I Remember When: Reverand T.R. Easterday came to the Sault and first taught school.

In 1923, The Sault Evening News put together a booklet of recollections by its readers. I will be sharing some of these from time to time. I did take the liberty to correct some of the grammar and spelling to make it easier for you to read.  

– Laurie Davis

I remember when there were no lamps, and when our mother used to work at night with a torch made out of a piece of rag on a stick. At that time there was no soap. The Indian women used to take their clothes and pound them with stones. They used clay for soap. I also remember when Antoine Piquette and John Bouoha carried mail from the Soo to Saginaw and made the trip in six days. We used to catch Pike and Suckers out on Shunk Road, in the little creek, this side of George Tardiff’s. I also remember when there wasn’t a canal. Antoine Piquette caught many of the fish used by the In­dians. When he would come in he would throw the fish down at his door, and everyone could help themselves. It isn’t like that nowadays. – (Mrs. Gabriel Shawano, Mrs. Charlotte Gob, 1094 Maple Street)

I remember when “Our Boys” as we were so pleased to call them, came home from the Spanish-American War. Oh, what a glad and glorious day for the dear old Soo. Everybody, young and old, laid aside their work to go to meet the train. At that time the depot was at the head of West Spruce Street. The crowd was gathered along both sides of the street, eagerly awaiting the train’s arrival. Everyone cried and shouted when the train pulled in, and the “boys” alighted. Some of our loyal citizens hoisted the “late Colonel Welch, then Captain, upon their shoulders and put him in a gig. They paraded triumphantly up and down the streets, singing “There’s a hot time in the old town tonight,” at the top of their voices. Oh Boy! Those were the good old days when youth was served. Folks were not as suave as they are today, and our celebrations were numerous and accompanied by noise and fun for all. (Mrs. M. Renshaw, 125 Eureka Street)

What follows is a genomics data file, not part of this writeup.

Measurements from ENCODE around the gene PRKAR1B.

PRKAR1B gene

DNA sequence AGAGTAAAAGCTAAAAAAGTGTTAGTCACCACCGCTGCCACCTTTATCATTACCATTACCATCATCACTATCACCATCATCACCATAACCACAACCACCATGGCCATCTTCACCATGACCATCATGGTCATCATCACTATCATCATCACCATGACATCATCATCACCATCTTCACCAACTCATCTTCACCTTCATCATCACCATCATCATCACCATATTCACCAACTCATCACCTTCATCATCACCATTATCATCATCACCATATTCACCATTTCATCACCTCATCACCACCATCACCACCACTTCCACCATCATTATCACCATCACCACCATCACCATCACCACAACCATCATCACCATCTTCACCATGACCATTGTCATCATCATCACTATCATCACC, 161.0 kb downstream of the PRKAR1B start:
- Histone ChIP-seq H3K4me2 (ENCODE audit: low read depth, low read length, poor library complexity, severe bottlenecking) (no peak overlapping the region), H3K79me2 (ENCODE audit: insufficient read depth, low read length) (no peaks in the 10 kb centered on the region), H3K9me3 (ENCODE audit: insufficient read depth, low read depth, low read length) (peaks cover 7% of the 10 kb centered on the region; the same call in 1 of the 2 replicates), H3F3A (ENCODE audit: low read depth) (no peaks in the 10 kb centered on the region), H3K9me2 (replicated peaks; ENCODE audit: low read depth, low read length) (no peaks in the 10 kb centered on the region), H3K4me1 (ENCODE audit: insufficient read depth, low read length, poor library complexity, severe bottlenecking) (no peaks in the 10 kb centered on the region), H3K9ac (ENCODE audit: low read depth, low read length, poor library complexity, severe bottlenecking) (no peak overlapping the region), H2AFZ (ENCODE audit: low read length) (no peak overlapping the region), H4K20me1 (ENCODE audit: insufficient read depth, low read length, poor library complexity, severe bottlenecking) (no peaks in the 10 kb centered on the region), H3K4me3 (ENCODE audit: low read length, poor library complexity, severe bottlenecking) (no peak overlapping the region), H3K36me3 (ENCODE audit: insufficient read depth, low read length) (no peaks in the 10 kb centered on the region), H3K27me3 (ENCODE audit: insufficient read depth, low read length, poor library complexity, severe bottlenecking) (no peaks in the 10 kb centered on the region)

In the wintertime, the steward in Old Fort Brady used to take the weather observation at nine o’clock at night. The lowest recorded was 50 degrees below zero for one night. The average temperature was from 30 to 45 degrees below zero. Men could not work outside. The snow was very deep. Sometimes the twenty-second infantry would have to walk across the river to make a path so people could go back and forth. (James Shannon, 425 Cedar Street)

When the first boom struck the Sault, I was coming from St. Ignace, and we reached the Sault in time for supper. We could get plenty to eat but no beds. I paid one dollar to lay on the floor (not sleep) in the Chippewa House, and it was crowded at that. (D.B. Smith, Port Huron, MI)

When Frank Lessard, Village Marshal, and Judge Ashmun were the officials here, an old building on Plank Alley, was used for an ice house in the summer and a jail in the winter. The lawbreakers were prisoners for a short time, as it was a log building and there were spaces between the logs that captives could climb and easily make an escape, through a window that was fastened from the inside. The building was in the back of the Strand Theatre location then. (Mrs. B.J.M McKerchie, 302 Easterday )

On crisp, cold winter mornings, when I was a boy, I could distinctly hear the thunderous sound of the rapids at our old farm home at the foot of Ashmun Street hill. In fact, this was one method we had of judging the temperature. For the colder it was, the louder came the sound. That muffled roar has now been silenced forever by the hand of man. Some change! (John N. Adams, 114 Easterday)

Reverand T.R. Easterday came to the Sault and first taught school. Many a good licking he gave me. I guess I was the pick of the bad boys in the Sault at that time. (George Hopkins, 720 Ashmun Street)

The first ferry boats were two sailboats and they were owned and ran by Charles and Louis Mirron, of the Canadian Sault. The first big ferry named the “Dime” was owned by E. Parr of Sault, Ontario. Sam Bernier was the Captain of her. The next ferry was the Nellie Banton owned by Mr. Banton of the Canadian Sault. I ran the Banton. This was 26 years ago. (Sam Pryor, 1090 Cedar Street)

Laurie Davis
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Laurie Davis

Laurie Davis is a Christian writer based in Sault Ste. Marie, MI. She is an avid reader and letter writer. She is a non-furry parent to her two cats, Alex and Maverick. Her work has been featured throughout the United States and abroad. She appreciates all feedback and comments. You can reach her at lauriedavis@eupnews.com.

One Comment

  1. I really enjoy the recollections you have posted. Looking forward to reading more soon.

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